$12 million didn’t give us the most ornate high school in Colorado; in fact, the auditorium was eventually built without dressing rooms and other important elements typically included in a fully functional facility. But, hey, it was better than nothing.
Recent discussions at the Board of County Commissioner meetings reveal some disagreement between the three commissioners, on the best way to approach the voters with a proposed multi-million-dollar tax increase.
Commissioner Steve Wadley seems to favor the “money is no object” approach, based on the idea that the proposed jail and Sheriff’s office is meant to last for at least the next 30 years, and should therefore provide all the space and amenities desired by the Sheriff and his staff — all the space and amenities you might expect to find in any modern Big City jail, for example — even if the price is a bit on the high side.
The taxpayers wouldn’t want to pinch pennies on a new facility… right?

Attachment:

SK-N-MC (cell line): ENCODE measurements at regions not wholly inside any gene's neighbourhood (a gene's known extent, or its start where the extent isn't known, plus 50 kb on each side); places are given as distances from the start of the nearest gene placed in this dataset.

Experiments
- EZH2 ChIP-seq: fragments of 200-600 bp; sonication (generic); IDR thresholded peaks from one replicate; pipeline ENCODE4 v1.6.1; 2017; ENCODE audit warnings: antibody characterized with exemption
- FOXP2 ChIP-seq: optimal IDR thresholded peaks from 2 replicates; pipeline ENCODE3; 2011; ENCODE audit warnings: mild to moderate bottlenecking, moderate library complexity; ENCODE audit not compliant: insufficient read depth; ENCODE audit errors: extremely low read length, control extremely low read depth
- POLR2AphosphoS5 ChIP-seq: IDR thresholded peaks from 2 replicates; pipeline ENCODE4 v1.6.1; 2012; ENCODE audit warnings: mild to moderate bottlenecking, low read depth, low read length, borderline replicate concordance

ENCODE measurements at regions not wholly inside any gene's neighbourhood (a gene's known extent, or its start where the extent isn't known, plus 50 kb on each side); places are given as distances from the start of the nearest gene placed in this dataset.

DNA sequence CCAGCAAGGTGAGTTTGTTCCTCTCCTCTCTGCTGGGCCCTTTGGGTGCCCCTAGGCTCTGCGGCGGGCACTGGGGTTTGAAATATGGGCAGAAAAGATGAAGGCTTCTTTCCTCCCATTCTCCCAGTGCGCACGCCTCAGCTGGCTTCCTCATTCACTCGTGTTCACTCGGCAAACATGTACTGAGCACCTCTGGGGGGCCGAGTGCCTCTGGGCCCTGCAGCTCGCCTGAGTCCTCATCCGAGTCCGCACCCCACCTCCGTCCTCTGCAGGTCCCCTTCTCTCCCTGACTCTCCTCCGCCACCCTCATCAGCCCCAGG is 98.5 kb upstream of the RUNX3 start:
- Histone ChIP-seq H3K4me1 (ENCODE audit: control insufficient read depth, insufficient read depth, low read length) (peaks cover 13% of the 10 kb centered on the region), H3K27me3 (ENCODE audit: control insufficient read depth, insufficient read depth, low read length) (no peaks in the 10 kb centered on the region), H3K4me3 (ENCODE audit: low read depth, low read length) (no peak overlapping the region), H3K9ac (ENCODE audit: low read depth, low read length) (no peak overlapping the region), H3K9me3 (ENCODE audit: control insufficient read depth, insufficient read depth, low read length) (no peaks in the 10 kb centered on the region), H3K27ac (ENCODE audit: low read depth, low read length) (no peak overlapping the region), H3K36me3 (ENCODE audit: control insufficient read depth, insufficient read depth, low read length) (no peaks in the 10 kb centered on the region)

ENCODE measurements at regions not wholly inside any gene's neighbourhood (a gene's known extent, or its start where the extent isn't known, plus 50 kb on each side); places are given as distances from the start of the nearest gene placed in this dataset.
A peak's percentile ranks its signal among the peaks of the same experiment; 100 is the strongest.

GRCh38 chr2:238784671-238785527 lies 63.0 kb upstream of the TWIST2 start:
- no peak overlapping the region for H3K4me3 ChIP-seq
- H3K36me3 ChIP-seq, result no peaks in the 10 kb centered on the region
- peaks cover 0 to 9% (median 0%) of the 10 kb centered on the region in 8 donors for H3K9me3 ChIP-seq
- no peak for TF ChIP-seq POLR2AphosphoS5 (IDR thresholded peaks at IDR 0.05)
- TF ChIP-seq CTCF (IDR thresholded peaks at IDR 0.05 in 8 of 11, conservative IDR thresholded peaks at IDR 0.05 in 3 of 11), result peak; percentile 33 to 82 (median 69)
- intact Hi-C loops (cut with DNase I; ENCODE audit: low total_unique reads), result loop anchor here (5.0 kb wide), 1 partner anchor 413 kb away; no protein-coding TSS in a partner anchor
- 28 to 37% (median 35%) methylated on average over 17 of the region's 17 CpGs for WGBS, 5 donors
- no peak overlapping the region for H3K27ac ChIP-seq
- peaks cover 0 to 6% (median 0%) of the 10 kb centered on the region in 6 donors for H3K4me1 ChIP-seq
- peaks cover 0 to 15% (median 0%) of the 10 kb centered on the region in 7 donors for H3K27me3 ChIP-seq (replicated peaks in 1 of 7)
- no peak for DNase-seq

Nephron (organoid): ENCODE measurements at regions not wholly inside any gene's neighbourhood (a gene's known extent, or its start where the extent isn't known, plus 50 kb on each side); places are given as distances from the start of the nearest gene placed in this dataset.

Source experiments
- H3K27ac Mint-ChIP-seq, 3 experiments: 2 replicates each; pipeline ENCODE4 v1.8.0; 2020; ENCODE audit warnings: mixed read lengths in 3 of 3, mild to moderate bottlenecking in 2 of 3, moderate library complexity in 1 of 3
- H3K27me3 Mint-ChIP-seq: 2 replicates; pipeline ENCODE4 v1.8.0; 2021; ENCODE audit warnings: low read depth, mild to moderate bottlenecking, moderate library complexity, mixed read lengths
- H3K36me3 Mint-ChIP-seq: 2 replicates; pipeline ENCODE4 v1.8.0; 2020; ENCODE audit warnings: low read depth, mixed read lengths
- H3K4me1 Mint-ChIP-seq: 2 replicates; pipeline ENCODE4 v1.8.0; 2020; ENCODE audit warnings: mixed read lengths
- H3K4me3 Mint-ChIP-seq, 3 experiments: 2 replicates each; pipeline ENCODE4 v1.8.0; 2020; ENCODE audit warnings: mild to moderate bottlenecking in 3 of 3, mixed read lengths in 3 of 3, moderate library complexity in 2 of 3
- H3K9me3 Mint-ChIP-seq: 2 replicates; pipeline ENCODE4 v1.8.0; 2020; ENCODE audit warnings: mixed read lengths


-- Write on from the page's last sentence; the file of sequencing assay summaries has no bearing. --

Commissioner Michael Whiting seems to favor a slightly different approach, based on first finding out “how much the voters would be willing to approve” — or at least making a rough guess at how much the voters can stomach — and then constructing a facility within that budget. Such an approach would seemingly require considerable research into the public’s current inclinations.
Commissioner Ronnie Maez hasn’t been on the BOCC long enough for me to form an impression about his approach to the jail issue, except to know that he’s supportive of spending money on a new jail, and that he approves of the proposed Harman Park location.
So here we have one of the central questions. Do you first decide how big a house you need, and then look for the money to pay for it… or do you calculate the amount of money you have, and then look for a house that fits your budget?
After two years of discussion and research, neither of these two possible approaches have been fully addressed. The BOCC does not yet know what size facility is truly needed. And the BOCC still has no idea what size tax increase the voters might approve.